Según la publicación, que cita “fuentes en Jerusalén”, con este objetivo viajará la próxima semana a Tel Aviv el secretario de Estado de EEUU, John Kerry, quien “escenificará su apoyo a Israel y (al primer ministro) Benjamin Netanyahu, y demostrará que la relación entre los dos aliados no está en crisis”.

“Las mismas fuentes agregaron que Israel y EEUU decidieron en secreto que Israel se comprometerá a levantar de forma gradual el bloqueo a Gaza, empezando por los pasos fronterizos y eventualmente abriendo el tráfico marítimo”, explica el diario.

“Bajo este acuerdo, Israel tampoco se opondrá a la transferencia de los salarios a los funcionarios de Hamás en Gaza y permitirá la reconstrucción de la Franja a través de la comunidad internacional”, agregó.

“Yediot Aharonot” asegura, igualmente, que la exigencia de Israel de la desmilitarización de las milicias “probablemente no se incluya en los acuerdos de El Cairo, aunque Estados Unidos apoya la demanda de Israel de que se evite el rearme de Hamás” de otras milicias en Gaza.

Esta misma mañana, el ex ministro palestino de Asuntos relativos a los prisioneros, Ashraf al Ahrami, ya aseguró a la radio militar israelí que Israel ha renunciado a su demanda de desarme de las milicias palestinas y exigido a cambio que se garantice que el movimiento islamista no pueda rearmarse.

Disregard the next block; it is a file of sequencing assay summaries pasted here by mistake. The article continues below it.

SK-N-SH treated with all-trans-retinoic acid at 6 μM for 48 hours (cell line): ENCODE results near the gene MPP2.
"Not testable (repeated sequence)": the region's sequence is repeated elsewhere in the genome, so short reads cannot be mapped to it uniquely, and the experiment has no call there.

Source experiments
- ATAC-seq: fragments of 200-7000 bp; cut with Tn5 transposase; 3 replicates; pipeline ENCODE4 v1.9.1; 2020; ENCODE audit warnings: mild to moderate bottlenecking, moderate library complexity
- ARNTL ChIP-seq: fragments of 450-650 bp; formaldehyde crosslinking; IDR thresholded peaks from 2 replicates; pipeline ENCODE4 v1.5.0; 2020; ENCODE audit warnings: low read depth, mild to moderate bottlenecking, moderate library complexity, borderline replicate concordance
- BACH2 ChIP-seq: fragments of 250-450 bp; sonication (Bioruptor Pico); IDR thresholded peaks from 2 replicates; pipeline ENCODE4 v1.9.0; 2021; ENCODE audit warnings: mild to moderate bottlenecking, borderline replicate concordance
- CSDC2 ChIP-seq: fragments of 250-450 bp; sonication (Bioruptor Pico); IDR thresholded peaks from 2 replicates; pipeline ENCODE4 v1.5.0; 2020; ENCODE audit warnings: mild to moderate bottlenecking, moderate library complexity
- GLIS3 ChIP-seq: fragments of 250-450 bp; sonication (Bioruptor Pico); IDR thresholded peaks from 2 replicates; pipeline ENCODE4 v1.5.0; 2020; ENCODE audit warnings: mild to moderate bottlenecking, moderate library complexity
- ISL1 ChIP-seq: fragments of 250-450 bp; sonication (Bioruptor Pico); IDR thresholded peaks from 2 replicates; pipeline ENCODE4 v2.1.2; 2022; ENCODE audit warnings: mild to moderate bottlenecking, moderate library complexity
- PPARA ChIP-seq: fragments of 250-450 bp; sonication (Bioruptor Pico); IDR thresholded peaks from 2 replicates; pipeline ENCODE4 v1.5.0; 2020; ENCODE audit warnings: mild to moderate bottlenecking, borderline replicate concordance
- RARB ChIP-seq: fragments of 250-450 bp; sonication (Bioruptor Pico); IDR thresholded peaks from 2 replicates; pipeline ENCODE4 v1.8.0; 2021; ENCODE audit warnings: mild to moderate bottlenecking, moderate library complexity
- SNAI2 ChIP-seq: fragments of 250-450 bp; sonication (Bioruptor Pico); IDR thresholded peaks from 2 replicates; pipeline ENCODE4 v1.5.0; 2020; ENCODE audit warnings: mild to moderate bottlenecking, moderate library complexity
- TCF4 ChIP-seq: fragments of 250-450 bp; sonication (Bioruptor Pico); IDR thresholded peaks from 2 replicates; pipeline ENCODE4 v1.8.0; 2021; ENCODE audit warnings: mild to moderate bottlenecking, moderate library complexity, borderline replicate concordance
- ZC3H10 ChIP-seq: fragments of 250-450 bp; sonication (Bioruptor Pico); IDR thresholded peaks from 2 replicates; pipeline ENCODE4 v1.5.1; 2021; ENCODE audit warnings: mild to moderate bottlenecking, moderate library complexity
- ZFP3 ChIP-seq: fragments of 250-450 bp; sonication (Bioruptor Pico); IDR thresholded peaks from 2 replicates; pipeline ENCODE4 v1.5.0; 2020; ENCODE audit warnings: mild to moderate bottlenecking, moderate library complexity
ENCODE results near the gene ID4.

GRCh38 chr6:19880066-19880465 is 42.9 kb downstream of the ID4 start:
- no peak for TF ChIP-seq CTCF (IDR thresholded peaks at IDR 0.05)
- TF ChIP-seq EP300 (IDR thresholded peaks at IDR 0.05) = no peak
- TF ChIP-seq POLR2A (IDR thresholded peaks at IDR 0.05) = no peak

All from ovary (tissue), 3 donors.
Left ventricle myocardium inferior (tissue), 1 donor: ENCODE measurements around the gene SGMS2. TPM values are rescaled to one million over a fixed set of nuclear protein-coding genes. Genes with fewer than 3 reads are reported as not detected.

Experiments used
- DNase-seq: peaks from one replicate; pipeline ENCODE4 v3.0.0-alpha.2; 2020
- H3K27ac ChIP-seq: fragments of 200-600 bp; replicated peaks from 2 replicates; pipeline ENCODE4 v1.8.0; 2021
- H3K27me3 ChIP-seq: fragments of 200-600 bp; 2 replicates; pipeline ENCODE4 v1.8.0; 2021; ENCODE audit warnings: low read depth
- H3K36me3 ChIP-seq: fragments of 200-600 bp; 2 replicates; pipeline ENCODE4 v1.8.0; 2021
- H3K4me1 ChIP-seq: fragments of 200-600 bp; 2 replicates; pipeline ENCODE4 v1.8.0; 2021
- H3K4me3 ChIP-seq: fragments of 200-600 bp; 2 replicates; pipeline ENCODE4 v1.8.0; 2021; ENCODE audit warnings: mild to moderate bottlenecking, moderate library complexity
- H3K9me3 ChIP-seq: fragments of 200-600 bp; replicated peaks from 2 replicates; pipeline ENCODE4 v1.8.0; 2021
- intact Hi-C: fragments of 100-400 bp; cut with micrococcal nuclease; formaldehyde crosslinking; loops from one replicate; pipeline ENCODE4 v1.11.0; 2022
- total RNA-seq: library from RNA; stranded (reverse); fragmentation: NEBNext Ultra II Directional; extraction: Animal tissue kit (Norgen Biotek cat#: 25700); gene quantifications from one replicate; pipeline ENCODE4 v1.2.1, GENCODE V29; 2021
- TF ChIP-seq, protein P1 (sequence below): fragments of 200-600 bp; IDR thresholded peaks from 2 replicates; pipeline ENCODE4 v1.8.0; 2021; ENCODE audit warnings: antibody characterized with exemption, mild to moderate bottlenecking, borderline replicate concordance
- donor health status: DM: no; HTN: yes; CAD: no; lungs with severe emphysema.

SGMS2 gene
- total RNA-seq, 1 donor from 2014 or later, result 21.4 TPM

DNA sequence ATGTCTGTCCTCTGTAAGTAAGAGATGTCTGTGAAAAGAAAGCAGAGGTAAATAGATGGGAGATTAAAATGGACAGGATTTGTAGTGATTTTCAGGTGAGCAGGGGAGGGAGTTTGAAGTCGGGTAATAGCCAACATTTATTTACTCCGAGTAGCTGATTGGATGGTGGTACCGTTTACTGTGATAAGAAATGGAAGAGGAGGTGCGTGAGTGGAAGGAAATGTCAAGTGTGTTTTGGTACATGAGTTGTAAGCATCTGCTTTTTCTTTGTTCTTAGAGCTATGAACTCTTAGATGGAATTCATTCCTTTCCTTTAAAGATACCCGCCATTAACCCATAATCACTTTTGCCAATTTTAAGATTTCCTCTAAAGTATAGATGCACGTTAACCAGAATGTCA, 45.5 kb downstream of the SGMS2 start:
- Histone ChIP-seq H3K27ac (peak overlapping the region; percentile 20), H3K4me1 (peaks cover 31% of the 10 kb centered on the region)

Palestinos e israelíes retomaron los contactos directos el pasado domingo en busca de un cese permanente de las hostilidades que ponga fin a un ofensiva militar israelí en la que ya han muerto 2.016 palestinos, un 75 por ciento de ellos civiles, y 10.196 han sufrido heridas, algunas de ellas muy graves.

Entre los fallecidos, 541 son niños, 250 mujeres y 95 ancianos, precisó hoy el ministerio de Salud en Gaza.

Durante estas cinco semanas de enfrentamientos han muerto también 64 soldados israelíes en combates con milicianos palestinos y un civil israelí, un beduino y un trabajador asiático alcanzados por alguno de los más de tres mil cohetes lanzados por las milicias desde la Franja.

Ambos negocian aún hoy en El Cairo en busca de ese acuerdo, después de que anoche se prorrogara 24 horas más el alto el fuego previo que expiraba a medianoche.


The Fall of Gaza's Temple

The Fall of Gaza’s Temple

On August 17, 2014, an extraordinary article appeared in the front page of Yediot Ahronot, the largest paid Hebrew newspaper. It was based on a UN document called “Gaza Crisis Atlas,” but the newspaper entitled it “Strong Cliff Atlas: Red-Point means Damage to House.” Below the title a festival of death and hatred followed. In a nearby article, a prominent rabbi announced the Fall of the Temple,…